The short study, conducted by Valerie Shute, only took place over 8 hours - so whilst it doesn't give us the full picture for her findings, it does show an interesting starting point for seeing how mainstream video games can aid with a better understanding of Neuroplasticity (the idea that an adult brain can grow and change for the better through training and constructive methods of play).
Shute and her colleagues split their test subjects into two groups: One group played popular brain training software
Lumosity for 8 hours, the other played Portal 2. After their playing sessions, the groups were then subjected to
a deadly neurotoxin a series of standard cognitive skills tests - and the group that had spent their time outwitting GLaDOS trumped the group who'd played Lumosity in every one.
So whilst the short nature of the test itself might not offer a huge amount of validity, it's important as it's the first of its kind to directly compare the effects of 'entertainment' video games on the brain to the effects of games marketed and sold specifically as 'brain training' programs like Lumosity is - and that if your average game is doing a better job at improving cognitive thinking than the specific software, it might show that scientists are missing something in their understanding of Neuroplasticity's fundamentals.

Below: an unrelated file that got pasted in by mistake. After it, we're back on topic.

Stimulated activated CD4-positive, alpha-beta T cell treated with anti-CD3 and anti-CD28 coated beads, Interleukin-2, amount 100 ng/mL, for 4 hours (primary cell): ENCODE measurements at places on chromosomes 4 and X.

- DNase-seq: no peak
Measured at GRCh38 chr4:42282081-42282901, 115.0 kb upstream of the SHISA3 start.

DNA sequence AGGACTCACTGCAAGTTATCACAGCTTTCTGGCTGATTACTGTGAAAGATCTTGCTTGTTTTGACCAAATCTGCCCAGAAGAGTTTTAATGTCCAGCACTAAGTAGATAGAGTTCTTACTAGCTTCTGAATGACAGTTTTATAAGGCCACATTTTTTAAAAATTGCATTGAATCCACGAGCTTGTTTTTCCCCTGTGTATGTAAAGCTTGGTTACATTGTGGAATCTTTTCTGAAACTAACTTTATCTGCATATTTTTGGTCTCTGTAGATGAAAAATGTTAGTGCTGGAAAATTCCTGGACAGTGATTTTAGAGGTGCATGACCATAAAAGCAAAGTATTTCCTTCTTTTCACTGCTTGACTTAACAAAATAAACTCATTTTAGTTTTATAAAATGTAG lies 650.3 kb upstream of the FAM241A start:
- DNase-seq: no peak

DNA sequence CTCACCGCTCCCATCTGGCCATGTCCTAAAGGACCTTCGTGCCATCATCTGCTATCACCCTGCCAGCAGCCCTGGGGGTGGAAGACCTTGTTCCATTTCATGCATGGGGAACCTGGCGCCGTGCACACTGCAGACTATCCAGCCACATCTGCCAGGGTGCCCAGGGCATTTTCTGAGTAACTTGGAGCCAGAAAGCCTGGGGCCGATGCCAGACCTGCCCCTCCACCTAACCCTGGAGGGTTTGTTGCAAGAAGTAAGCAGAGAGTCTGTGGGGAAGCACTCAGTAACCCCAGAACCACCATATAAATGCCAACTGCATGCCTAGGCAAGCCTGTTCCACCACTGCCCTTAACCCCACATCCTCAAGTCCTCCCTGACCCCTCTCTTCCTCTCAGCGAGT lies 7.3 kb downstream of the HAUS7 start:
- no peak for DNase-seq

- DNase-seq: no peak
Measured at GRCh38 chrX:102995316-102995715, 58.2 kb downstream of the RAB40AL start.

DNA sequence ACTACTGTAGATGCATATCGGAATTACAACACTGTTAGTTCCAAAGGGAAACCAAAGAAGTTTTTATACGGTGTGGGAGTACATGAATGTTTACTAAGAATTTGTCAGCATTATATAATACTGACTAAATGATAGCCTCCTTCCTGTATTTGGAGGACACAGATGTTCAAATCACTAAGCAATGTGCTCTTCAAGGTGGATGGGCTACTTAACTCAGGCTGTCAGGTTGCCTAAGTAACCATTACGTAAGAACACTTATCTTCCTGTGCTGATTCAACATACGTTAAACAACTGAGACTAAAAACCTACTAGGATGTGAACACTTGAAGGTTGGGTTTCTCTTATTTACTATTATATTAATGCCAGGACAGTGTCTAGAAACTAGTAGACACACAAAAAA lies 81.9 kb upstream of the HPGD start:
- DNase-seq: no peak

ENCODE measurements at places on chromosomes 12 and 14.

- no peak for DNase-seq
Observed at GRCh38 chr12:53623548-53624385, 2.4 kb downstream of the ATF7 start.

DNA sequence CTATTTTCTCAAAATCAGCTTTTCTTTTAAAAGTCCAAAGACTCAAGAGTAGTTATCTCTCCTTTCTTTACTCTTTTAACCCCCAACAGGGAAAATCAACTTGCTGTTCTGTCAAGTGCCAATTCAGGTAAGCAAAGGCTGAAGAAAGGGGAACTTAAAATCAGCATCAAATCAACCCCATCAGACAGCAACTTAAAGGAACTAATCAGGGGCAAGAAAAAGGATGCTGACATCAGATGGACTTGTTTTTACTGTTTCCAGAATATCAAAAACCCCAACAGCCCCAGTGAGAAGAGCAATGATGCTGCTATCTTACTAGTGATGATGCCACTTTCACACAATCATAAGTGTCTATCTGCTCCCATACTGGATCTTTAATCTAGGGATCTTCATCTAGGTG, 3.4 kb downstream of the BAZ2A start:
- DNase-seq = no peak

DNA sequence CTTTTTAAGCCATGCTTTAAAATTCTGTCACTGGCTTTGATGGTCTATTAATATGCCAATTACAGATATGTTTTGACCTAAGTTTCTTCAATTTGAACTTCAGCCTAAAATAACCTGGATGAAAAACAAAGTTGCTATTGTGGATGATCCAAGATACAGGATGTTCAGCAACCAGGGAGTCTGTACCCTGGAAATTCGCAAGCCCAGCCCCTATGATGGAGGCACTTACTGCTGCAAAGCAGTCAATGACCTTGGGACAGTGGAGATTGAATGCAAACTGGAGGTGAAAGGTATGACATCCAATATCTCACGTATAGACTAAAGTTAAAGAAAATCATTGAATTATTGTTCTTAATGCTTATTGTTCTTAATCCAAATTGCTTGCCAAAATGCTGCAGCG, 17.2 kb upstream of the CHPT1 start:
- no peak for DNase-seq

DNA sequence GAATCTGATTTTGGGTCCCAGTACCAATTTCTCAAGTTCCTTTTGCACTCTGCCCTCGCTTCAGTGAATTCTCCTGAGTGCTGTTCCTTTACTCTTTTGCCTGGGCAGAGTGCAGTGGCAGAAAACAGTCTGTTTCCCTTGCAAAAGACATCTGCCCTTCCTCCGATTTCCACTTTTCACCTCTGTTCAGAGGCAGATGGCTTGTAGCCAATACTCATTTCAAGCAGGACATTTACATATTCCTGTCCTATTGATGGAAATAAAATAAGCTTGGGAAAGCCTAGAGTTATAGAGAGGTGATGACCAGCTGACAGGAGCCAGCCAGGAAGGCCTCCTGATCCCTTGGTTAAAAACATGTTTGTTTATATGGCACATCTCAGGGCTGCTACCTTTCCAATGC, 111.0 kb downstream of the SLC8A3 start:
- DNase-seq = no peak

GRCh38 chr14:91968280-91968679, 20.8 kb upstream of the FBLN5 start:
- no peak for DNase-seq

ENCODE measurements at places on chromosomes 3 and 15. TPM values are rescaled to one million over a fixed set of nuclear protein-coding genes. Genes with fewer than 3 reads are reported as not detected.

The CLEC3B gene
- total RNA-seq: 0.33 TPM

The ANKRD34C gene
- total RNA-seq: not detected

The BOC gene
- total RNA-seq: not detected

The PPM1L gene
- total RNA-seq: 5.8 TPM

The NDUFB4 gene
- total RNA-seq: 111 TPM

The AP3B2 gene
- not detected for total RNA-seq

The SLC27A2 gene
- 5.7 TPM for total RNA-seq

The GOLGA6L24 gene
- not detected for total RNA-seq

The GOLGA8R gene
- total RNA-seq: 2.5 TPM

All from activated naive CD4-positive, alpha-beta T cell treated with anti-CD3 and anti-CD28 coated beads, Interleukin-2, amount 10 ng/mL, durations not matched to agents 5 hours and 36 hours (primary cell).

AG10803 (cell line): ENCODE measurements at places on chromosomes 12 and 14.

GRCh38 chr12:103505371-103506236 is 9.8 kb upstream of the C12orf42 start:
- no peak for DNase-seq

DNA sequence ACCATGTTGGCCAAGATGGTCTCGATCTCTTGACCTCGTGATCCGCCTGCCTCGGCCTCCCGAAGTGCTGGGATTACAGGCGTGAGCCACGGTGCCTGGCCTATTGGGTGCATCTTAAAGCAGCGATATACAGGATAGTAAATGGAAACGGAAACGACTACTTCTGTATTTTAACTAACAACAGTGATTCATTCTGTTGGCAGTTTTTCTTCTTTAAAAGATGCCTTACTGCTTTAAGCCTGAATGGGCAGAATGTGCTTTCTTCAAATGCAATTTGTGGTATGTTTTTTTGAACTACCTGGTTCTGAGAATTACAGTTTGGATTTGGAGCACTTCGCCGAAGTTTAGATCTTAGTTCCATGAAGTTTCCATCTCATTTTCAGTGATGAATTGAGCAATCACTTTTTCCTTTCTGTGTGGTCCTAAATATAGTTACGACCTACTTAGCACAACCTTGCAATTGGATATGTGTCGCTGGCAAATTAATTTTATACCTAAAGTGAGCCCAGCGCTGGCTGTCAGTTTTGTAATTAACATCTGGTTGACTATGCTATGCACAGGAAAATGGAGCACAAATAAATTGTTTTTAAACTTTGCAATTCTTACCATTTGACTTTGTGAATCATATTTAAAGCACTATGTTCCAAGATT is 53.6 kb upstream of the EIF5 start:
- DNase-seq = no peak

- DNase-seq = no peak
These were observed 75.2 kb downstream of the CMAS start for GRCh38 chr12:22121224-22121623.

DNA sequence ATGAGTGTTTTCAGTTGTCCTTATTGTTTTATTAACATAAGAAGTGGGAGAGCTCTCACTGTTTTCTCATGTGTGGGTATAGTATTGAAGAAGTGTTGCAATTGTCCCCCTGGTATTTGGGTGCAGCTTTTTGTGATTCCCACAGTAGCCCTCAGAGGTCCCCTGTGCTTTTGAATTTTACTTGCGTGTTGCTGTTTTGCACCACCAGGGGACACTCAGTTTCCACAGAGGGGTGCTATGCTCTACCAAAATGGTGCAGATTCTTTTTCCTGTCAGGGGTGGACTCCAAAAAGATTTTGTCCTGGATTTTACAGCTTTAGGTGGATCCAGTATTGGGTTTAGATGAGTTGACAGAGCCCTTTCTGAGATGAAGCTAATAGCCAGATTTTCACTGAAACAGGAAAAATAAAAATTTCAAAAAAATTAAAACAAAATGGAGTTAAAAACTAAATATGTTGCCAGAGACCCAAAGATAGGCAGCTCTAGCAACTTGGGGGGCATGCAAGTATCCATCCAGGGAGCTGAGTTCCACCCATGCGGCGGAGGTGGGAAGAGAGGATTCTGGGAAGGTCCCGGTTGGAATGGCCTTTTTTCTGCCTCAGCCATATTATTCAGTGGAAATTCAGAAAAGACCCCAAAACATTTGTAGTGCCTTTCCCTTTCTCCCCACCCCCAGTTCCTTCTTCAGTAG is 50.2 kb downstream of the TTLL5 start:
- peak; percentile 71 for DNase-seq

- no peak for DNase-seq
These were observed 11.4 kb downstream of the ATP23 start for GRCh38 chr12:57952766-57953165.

Meanwhile, you should probably keep playing Portal 2 - and not just because it could be better for your thinking skills! If you have access through an Institution or want to pay $25 for the pleasure, you can read Shute's full paper over at Science Direct.
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